NaN comparisons - Call For Anecdotes

Chris Angelico rosuav at gmail.com
Thu Jul 10 13:38:00 CEST 2014


On Thu, Jul 10, 2014 at 9:28 PM, MRAB <python at mrabarnett.plus.com> wrote:
> I can think of one place where equality of NaNs would be useful:
> sorting.
>
> However, in that use-case, you would also want it to be orderable,
> perhaps greater than any other non-NaN float.

In that case, you're setting special rules, so you probably want a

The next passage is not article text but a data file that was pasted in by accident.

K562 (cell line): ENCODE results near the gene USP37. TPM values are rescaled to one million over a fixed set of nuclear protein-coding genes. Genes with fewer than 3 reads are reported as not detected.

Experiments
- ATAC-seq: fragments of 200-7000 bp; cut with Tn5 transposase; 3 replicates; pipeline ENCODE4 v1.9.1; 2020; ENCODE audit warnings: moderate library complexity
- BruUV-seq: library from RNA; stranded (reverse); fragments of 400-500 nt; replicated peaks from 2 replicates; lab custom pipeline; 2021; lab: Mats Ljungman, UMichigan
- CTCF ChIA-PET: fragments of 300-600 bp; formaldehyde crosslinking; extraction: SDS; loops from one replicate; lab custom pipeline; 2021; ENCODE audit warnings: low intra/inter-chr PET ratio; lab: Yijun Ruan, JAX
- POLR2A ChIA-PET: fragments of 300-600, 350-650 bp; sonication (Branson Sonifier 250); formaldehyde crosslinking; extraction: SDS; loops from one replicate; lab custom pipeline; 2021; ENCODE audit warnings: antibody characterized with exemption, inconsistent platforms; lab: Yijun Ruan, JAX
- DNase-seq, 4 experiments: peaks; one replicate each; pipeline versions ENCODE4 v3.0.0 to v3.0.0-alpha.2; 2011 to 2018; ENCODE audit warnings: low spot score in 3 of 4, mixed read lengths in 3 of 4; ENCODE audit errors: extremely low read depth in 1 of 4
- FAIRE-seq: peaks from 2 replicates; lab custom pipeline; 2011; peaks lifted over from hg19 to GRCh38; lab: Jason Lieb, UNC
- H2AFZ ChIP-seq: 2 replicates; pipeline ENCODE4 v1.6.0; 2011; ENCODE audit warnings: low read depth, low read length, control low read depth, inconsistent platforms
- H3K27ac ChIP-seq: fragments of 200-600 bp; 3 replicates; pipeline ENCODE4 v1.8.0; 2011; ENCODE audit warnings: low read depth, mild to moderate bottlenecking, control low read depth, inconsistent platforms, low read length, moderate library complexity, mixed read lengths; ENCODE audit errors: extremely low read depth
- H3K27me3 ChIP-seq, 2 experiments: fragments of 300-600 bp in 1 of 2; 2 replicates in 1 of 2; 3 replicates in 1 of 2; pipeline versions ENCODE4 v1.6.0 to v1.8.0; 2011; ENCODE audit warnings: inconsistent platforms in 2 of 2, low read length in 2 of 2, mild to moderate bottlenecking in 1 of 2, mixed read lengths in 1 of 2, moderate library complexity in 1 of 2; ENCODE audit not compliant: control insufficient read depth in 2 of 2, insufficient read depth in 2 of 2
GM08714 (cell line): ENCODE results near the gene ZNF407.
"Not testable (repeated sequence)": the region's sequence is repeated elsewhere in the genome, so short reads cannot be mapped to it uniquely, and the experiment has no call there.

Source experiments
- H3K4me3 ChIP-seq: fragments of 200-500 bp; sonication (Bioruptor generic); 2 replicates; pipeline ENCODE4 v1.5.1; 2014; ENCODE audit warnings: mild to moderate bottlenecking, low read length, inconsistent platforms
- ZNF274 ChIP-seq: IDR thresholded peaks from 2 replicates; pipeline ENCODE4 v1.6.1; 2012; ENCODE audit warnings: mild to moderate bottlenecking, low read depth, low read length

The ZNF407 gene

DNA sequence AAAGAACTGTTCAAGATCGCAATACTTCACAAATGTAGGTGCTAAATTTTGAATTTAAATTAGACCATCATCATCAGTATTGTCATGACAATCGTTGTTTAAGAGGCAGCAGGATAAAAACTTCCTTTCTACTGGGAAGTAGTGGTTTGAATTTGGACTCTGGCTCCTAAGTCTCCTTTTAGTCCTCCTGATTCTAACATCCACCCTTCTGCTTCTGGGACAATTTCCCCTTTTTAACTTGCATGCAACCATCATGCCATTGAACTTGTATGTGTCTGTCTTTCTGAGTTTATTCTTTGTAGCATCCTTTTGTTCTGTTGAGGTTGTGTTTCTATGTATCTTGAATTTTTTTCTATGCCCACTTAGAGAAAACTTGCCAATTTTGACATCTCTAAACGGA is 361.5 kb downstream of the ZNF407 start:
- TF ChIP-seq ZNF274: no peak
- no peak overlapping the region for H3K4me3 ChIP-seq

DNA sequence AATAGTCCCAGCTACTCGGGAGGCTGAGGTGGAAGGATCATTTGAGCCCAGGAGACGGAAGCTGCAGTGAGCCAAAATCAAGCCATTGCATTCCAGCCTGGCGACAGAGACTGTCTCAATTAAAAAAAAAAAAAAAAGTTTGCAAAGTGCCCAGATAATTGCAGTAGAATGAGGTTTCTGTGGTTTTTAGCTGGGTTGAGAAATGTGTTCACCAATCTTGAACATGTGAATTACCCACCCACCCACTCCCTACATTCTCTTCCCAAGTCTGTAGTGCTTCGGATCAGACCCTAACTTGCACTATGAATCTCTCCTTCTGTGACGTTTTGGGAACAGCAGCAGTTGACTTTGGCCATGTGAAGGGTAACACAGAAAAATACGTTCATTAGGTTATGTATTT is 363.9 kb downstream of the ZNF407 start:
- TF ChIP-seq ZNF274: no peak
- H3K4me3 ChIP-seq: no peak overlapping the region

key-based sort. Since the sorting of tuples works by comparing
elements sequentially, it's simple enough:

>>> l=[1.0,2.0,1.5,float("nan"),1.7]
>>> sorted(l,key=lambda n: (n!=n, n))
[1.0, 1.5, 1.7, 2.0, nan]

I'm not sure what's supposed to happen if you just let sorted() go
with its default comparisons. It seems to put the nan at the end, but
I wouldn't bet on that being reliable, unless it's documented
somewhere. Of course, with a key sort you can choose to put NaNs at
the beginning just as easily:

>>> sorted(l,key=lambda n: (n==n, n))
[nan, 1.0, 1.5, 1.7, 2.0]

You want custom rules for sorting? You got 'em.

ChrisA



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